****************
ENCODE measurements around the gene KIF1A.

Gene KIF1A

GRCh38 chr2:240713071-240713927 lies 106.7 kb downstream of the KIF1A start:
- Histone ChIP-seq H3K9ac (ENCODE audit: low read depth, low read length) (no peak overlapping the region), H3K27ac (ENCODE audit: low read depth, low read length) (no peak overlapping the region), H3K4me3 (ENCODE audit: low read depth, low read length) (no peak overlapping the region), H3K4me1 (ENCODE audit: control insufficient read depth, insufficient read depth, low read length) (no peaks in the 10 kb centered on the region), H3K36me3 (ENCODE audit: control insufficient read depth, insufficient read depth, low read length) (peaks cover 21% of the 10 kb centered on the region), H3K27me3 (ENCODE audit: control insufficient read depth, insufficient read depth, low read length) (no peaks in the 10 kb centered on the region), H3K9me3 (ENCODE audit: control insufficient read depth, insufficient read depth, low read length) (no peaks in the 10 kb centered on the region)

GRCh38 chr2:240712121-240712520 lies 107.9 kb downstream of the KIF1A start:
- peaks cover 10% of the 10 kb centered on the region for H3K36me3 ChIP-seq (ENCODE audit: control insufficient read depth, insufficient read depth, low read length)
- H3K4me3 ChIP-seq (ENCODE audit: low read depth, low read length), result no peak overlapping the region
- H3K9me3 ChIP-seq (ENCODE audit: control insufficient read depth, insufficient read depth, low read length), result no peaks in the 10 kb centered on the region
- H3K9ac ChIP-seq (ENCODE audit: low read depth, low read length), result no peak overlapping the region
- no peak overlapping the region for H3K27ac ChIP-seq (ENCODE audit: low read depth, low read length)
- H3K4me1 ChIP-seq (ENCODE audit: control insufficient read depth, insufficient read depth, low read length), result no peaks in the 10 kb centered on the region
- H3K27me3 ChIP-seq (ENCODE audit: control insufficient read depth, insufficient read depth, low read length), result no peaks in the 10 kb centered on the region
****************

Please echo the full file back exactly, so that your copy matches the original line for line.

ENCODE measurements around the gene KIF1A.

Gene KIF1A

GRCh38 chr2:240713071-240713927 lies 106.7 kb downstream of the KIF1A start:
- Histone ChIP-seq H3K9ac (ENCODE audit: low read depth, low read length) (no peak overlapping the region), H3K27ac (ENCODE audit: low read depth, low read length) (no peak overlapping the region), H3K4me3 (ENCODE audit: low read depth, low read length) (no peak overlapping the region), H3K4me1 (ENCODE audit: control insufficient read depth, insufficient read depth, low read length) (no peaks in the 10 kb centered on the region), H3K36me3 (ENCODE audit: control insufficient read depth, insufficient read depth, low read length) (peaks cover 21% of the 10 kb centered on the region), H3K27me3 (ENCODE audit: control insufficient read depth, insufficient read depth, low read length) (no peaks in the 10 kb centered on the region), H3K9me3 (ENCODE audit: control insufficient read depth, insufficient read depth, low read length) (no peaks in the 10 kb centered on the region)

GRCh38 chr2:240712121-240712520 lies 107.9 kb downstream of the KIF1A start:
- peaks cover 10% of the 10 kb centered on the region for H3K36me3 ChIP-seq (ENCODE audit: control insufficient read depth, insufficient read depth, low read length)
- H3K4me3 ChIP-seq (ENCODE audit: low read depth, low read length), result no peak overlapping the region
- H3K9me3 ChIP-seq (ENCODE audit: control insufficient read depth, insufficient read depth, low read length), result no peaks in the 10 kb centered on the region
- H3K9ac ChIP-seq (ENCODE audit: low read depth, low read length), result no peak overlapping the region
- no peak overlapping the region for H3K27ac ChIP-seq (ENCODE audit: low read depth, low read length)
- H3K4me1 ChIP-seq (ENCODE audit: control insufficient read depth, insufficient read depth, low read length), result no peaks in the 10 kb centered on the region
- H3K27me3 ChIP-seq (ENCODE audit: control insufficient read depth, insufficient read depth, low read length), result no peaks in the 10 kb centered on the region